Skin Problems That Your Cat May Be Experiencing (and What You Can Do About It)
Do you think your cat might have a skin condition? If your cat is scratching or licking herself more excessively than she usually does when grooming, then she may be suffering from a skin condition.
This guide will give you some extra insight into the various types of skin problems cats can be prone to, and what you can do about them.
Feline acne is a skin condition that is most commonly found on and around a cat’s chin. When a cat has feline acne, the skin on her chin develops comedones, or blackheads, that can cause the chin to appear dirty. In some cases, the blackheads can develop into small abscesses, which will form large scabs when they erupt. If the problem isn’t treated, there is a risk that the cat could develop a secondary bacterial infection.
Feline acne can be caused by a wide range of factors, including stress, poor grooming, a reaction to medicine, dirty food and water dishes, or a totally separate underlying skin condition. In most cases, feline acne can be resolved by using a veterinarian-prescribed medicinal shampoo or topical gel. If a bacterial infection is diagnosed, then antibiotics (in addition to topical products containing benzoyl-peroxide or chlorhexidine) will also be prescribed.
If your cat spends time outdoors, or you have a dog that does, then there is always the chance that she could develop a flea infestation. Signs of a flea infestation include excessive scratching or biting, thinning hair, and crusty skin lesions. You will also notice tiny black “droppings” in areas where the fleas are biting your cat.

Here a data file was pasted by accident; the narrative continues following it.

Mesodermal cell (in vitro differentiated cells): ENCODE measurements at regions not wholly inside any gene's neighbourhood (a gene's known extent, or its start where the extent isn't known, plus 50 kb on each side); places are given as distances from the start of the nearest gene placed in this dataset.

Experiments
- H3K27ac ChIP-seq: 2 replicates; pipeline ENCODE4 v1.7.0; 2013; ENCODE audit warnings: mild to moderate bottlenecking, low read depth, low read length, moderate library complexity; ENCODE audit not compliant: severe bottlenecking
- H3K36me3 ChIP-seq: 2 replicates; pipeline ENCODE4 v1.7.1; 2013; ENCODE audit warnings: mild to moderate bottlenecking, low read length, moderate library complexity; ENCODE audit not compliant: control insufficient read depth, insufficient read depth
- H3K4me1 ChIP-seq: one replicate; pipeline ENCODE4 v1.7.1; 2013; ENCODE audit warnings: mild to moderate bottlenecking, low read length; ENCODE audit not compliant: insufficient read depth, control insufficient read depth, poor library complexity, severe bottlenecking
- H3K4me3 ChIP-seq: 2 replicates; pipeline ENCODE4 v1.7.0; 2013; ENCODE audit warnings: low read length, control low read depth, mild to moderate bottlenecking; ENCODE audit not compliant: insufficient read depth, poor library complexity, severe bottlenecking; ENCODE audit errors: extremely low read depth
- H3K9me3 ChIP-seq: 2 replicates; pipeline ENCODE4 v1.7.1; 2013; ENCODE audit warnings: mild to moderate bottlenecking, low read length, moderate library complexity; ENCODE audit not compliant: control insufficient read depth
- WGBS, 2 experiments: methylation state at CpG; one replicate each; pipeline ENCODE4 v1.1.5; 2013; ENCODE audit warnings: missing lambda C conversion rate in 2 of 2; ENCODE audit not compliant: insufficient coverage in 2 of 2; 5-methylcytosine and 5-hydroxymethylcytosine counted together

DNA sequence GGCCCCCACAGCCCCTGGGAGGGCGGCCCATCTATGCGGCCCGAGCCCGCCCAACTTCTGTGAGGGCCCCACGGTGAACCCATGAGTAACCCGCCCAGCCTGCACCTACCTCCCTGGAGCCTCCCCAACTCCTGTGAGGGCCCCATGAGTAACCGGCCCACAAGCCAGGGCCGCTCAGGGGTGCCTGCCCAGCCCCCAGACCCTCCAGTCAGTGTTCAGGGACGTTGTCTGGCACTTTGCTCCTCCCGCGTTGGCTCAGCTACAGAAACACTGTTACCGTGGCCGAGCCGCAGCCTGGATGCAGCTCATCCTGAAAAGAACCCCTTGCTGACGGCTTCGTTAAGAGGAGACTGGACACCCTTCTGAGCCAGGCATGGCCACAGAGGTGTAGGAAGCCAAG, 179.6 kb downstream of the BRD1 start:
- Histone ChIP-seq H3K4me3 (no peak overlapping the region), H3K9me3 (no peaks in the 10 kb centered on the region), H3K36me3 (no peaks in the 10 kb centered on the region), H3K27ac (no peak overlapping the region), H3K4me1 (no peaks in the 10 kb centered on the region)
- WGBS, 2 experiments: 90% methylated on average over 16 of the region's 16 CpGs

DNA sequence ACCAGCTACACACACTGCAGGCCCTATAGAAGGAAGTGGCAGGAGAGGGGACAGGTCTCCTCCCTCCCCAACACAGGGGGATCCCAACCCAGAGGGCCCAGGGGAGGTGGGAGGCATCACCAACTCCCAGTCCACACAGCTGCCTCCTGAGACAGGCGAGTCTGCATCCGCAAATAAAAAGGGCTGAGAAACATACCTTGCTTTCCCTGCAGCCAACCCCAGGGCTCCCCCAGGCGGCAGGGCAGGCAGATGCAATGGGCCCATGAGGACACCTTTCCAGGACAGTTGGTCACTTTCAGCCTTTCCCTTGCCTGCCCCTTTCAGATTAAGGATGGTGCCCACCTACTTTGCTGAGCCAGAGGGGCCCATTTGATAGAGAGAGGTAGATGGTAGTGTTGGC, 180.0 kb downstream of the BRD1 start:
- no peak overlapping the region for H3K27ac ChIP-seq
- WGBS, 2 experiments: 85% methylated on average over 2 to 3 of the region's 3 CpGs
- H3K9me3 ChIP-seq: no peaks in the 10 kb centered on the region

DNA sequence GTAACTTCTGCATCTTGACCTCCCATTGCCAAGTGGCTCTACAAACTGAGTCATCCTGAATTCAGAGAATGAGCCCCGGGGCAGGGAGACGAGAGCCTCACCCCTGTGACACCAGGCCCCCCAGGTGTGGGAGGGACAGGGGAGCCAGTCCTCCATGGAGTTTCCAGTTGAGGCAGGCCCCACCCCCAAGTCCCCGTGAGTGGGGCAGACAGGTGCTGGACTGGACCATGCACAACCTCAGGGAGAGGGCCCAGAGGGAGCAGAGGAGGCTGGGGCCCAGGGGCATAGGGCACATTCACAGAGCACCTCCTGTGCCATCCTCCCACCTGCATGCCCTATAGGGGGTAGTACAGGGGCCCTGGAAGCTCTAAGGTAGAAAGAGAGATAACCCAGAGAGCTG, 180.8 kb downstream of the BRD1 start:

If your cat has fleas, then your veterinarian will prescribe a monthly flea prevention protocol. If you have other pets in the home, then they will also need to be treated in order to prevent the fleas from reproducing. You will also need to treat your furniture, carpet, and bedding with a flea control product.
If your cat’s ears are inflamed and have a blackish discharge and a strong odor, then she probably has ear mites. These pests are tiny parasites that live on the wax and oils in your cat’s ears. When a cat has ear mites, she will shake her head rigorously and scratch her ears excessively. To get rid of ear mites, it is best to use a veterinarian-prescribed topical product.
Bacterial Skin Infections
When a cat develops a bacterial skin infection, it is almost always caused by another skin problem, like feline acne. For this reason, it is important for the underlying cause of the infection to be resolved alongside the infection.